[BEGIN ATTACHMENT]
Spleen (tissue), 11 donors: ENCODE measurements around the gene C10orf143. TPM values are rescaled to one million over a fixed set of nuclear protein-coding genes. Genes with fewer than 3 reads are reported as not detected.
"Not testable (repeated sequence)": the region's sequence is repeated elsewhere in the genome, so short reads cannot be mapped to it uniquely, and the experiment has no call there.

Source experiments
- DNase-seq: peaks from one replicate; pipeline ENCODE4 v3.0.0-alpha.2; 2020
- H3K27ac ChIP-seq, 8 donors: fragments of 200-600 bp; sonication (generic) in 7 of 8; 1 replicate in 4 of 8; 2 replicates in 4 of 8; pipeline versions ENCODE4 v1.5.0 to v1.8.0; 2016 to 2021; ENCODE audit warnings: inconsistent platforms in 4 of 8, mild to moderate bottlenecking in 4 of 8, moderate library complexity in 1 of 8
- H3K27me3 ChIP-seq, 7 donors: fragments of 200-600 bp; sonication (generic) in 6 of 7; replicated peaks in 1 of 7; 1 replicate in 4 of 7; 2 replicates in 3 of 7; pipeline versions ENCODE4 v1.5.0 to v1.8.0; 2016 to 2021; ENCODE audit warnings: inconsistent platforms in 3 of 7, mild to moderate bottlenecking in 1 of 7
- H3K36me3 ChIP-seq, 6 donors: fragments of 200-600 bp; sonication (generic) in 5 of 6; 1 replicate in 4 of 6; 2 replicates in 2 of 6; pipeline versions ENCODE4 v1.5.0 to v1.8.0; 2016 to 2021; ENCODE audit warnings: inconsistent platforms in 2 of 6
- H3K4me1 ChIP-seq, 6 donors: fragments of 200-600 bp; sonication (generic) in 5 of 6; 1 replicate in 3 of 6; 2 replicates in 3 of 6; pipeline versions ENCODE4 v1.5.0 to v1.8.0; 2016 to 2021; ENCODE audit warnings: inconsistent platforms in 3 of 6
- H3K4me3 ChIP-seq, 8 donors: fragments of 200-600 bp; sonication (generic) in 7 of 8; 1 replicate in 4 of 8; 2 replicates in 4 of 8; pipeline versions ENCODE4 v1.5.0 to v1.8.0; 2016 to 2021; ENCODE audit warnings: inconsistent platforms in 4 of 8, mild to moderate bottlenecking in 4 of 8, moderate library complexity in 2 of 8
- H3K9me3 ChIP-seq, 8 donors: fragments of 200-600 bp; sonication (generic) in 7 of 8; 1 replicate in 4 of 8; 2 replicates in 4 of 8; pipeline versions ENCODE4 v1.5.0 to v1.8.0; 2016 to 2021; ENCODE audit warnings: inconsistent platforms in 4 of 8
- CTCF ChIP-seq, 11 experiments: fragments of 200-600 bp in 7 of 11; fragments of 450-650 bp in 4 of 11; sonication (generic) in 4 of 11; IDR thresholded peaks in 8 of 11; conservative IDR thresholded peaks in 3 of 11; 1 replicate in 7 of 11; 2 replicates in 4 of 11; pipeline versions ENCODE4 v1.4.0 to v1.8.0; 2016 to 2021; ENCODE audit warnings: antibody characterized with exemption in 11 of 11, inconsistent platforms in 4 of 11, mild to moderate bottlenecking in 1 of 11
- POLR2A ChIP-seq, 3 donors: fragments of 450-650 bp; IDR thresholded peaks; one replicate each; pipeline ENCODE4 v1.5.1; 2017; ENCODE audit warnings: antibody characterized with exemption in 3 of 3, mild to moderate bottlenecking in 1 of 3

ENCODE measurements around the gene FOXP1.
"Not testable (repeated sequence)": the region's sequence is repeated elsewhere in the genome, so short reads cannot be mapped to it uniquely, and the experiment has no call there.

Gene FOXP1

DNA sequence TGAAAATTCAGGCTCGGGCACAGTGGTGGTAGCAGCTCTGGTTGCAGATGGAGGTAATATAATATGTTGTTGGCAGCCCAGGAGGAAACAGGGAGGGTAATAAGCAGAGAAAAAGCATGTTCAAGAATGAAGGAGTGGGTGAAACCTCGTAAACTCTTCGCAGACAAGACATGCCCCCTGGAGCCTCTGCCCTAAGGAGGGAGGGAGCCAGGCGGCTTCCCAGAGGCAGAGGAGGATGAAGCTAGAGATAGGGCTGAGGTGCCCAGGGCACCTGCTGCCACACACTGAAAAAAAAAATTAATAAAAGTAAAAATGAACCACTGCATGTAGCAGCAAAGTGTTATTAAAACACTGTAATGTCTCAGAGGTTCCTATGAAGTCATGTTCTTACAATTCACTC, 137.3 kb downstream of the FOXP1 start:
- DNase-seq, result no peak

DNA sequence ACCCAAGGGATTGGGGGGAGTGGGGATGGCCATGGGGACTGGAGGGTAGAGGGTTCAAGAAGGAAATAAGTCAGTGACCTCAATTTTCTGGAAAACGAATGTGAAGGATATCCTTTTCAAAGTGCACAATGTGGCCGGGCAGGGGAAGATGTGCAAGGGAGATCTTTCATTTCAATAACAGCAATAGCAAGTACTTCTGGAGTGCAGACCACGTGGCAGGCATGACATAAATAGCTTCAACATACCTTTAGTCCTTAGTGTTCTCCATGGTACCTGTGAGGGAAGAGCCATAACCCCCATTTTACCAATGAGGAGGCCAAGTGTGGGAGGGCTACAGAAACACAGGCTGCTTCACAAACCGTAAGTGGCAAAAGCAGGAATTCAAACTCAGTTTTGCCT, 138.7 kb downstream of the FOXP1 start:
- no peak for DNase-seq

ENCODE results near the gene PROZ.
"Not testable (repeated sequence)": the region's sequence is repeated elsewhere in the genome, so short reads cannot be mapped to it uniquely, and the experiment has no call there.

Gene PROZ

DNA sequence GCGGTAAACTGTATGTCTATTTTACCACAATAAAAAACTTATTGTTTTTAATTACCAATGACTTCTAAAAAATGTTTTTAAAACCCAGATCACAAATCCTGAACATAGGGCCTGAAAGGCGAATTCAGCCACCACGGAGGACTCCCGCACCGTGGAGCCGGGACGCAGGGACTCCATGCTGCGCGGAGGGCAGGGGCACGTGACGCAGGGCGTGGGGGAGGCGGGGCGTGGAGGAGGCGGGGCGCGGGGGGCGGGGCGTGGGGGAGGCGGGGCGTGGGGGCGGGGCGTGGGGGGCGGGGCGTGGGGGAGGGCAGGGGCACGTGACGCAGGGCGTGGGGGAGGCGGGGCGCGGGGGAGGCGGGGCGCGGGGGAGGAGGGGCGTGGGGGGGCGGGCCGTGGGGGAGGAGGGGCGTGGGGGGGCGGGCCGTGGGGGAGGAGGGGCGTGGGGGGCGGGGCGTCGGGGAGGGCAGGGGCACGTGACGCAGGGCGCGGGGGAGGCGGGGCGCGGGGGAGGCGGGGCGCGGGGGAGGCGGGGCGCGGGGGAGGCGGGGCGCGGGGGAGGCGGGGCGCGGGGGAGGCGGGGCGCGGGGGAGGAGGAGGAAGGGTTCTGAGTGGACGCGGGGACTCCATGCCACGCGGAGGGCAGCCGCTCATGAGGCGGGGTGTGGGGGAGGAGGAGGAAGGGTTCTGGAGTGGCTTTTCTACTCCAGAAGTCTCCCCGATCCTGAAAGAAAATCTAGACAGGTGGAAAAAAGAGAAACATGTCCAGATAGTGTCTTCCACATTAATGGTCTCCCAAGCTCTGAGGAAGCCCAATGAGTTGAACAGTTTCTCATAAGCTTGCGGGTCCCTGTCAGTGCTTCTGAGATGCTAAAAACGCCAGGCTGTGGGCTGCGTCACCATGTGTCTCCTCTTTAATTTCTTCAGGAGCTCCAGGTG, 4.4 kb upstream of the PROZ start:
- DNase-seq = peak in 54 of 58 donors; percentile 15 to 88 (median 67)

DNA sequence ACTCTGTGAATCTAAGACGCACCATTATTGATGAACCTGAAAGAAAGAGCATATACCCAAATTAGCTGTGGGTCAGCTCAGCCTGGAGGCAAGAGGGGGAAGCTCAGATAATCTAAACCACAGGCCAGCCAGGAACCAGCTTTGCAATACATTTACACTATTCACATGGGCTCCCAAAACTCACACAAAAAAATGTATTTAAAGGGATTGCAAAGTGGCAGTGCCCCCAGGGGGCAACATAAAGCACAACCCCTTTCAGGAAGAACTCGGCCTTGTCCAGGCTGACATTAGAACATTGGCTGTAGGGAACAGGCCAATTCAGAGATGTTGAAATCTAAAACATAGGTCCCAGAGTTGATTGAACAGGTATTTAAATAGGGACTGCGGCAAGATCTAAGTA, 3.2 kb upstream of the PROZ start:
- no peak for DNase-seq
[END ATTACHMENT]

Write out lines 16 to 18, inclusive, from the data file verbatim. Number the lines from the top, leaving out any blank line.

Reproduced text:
DNA sequence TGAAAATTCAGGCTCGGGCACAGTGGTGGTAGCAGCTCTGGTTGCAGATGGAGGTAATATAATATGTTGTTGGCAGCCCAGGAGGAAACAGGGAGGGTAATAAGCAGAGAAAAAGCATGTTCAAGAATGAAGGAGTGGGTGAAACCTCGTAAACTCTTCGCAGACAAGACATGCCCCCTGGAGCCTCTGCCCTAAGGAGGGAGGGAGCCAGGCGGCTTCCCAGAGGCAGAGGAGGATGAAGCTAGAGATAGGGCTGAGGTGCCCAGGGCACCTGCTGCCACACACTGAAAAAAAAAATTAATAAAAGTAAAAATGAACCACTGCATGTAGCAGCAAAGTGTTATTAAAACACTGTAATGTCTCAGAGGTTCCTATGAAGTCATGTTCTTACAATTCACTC, 137.3 kb downstream of the FOXP1 start:
- DNase-seq, result no peak

DNA sequence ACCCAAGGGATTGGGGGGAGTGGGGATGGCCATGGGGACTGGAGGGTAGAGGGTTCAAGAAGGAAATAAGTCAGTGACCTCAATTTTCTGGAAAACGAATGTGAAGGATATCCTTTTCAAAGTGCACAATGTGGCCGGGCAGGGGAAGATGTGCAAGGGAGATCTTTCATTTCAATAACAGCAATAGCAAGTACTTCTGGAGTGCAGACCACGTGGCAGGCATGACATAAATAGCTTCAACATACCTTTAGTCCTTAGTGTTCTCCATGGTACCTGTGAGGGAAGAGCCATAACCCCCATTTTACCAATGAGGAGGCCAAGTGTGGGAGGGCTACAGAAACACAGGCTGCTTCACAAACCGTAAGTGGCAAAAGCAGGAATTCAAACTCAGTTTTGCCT, 138.7 kb downstream of the FOXP1 start: